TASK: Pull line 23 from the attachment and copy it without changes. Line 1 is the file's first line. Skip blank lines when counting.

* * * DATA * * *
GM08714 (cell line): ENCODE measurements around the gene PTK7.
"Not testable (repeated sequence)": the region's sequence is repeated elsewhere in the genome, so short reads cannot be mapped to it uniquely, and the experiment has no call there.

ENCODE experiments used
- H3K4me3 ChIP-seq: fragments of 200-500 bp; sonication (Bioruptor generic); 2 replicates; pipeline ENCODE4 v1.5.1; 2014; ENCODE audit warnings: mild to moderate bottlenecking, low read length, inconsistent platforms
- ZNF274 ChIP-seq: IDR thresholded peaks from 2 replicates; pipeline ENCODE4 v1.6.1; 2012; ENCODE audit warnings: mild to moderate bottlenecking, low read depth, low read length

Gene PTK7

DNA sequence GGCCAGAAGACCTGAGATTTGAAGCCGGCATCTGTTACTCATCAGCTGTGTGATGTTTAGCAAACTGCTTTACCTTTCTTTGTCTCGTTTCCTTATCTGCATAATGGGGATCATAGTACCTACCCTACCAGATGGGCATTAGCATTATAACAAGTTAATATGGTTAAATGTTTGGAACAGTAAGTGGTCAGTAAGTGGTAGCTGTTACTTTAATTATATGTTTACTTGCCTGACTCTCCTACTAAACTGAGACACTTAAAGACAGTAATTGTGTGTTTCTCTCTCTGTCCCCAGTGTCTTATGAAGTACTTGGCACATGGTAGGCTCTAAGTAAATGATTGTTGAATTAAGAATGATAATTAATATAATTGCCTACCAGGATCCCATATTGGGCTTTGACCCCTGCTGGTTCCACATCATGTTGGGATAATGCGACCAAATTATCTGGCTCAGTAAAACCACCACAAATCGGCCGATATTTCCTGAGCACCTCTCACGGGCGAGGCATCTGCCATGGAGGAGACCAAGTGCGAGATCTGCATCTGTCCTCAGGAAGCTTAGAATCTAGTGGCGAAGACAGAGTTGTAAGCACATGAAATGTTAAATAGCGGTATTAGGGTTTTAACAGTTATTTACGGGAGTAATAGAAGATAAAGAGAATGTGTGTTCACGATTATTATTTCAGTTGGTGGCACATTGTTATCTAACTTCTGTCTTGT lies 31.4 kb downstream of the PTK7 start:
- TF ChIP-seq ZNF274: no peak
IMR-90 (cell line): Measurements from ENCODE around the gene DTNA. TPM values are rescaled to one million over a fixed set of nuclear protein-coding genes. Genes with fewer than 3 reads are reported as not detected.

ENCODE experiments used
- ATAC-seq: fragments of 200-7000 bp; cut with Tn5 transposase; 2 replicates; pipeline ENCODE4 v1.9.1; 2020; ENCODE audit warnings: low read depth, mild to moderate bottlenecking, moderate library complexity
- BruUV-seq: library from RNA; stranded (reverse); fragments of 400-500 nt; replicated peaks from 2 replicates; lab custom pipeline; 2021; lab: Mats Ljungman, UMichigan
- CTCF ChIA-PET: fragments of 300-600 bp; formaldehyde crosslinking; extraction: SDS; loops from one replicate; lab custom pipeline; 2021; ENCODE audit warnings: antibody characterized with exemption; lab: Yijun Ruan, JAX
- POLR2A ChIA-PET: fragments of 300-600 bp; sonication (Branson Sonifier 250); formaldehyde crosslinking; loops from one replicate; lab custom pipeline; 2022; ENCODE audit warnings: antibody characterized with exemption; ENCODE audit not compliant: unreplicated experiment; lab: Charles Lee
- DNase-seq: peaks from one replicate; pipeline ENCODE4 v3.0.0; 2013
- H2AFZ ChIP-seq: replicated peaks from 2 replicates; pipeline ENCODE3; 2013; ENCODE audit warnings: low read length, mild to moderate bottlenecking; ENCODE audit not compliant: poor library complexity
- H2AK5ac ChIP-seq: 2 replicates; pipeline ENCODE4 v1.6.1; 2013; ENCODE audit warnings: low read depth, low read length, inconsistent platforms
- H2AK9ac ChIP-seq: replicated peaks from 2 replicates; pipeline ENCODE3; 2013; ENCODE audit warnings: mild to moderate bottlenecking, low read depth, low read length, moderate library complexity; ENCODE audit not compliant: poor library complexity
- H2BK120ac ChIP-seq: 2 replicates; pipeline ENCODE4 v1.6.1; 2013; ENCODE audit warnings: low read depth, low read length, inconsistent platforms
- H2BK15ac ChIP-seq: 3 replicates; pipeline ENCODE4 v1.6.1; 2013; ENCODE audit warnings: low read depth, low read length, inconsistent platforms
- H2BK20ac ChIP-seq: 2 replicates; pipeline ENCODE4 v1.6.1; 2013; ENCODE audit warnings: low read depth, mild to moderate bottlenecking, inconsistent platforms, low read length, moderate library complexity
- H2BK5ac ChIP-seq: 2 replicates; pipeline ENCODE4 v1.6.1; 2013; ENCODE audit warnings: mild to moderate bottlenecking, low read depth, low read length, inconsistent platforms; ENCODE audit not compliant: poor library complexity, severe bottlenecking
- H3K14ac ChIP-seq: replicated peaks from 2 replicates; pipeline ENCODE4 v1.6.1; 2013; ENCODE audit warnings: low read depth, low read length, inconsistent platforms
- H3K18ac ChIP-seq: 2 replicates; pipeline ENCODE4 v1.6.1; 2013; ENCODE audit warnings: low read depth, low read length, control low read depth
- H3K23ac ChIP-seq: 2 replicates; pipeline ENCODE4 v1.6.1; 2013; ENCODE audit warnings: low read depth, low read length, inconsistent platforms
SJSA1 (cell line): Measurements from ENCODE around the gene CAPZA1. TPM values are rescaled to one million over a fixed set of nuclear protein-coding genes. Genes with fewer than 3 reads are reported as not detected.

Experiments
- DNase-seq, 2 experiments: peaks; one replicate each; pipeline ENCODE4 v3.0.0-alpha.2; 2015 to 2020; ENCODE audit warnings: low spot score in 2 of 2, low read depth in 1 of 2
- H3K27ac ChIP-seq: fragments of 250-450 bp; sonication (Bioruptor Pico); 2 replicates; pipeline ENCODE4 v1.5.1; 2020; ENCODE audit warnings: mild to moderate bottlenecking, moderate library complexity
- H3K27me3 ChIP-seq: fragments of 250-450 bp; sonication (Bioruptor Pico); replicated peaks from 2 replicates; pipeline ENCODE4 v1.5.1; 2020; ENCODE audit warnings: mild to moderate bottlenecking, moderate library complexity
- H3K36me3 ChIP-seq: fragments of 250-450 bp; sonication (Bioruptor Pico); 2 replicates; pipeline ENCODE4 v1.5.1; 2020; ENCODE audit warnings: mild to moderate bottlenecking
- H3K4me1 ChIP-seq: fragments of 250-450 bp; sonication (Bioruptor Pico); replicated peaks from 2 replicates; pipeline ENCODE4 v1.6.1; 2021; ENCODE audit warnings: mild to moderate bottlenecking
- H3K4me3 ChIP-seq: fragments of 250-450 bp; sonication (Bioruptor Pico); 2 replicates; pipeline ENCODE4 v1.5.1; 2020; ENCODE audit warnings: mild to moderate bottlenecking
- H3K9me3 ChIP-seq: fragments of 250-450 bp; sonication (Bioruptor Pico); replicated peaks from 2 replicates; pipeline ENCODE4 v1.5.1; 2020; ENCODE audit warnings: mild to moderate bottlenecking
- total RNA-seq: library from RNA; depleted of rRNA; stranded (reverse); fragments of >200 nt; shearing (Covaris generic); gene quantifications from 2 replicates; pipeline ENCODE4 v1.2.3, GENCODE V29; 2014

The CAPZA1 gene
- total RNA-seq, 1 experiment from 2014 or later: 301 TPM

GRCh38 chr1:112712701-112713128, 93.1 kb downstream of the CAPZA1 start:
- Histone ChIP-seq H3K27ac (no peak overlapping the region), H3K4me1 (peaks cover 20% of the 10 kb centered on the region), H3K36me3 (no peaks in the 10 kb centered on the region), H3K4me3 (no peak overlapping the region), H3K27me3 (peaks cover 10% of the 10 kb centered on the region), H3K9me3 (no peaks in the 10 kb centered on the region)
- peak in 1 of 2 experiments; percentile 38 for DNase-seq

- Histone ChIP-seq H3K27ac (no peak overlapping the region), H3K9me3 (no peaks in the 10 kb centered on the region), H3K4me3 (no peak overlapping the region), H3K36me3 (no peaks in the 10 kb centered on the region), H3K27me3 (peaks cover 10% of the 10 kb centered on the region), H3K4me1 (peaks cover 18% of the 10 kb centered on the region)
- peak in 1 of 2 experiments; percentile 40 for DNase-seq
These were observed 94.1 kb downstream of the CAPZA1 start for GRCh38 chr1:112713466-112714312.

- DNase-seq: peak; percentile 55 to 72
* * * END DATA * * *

- H3K14ac ChIP-seq: replicated peaks from 2 replicates; pipeline ENCODE4 v1.6.1; 2013; ENCODE audit warnings: low read depth, low read length, inconsistent platforms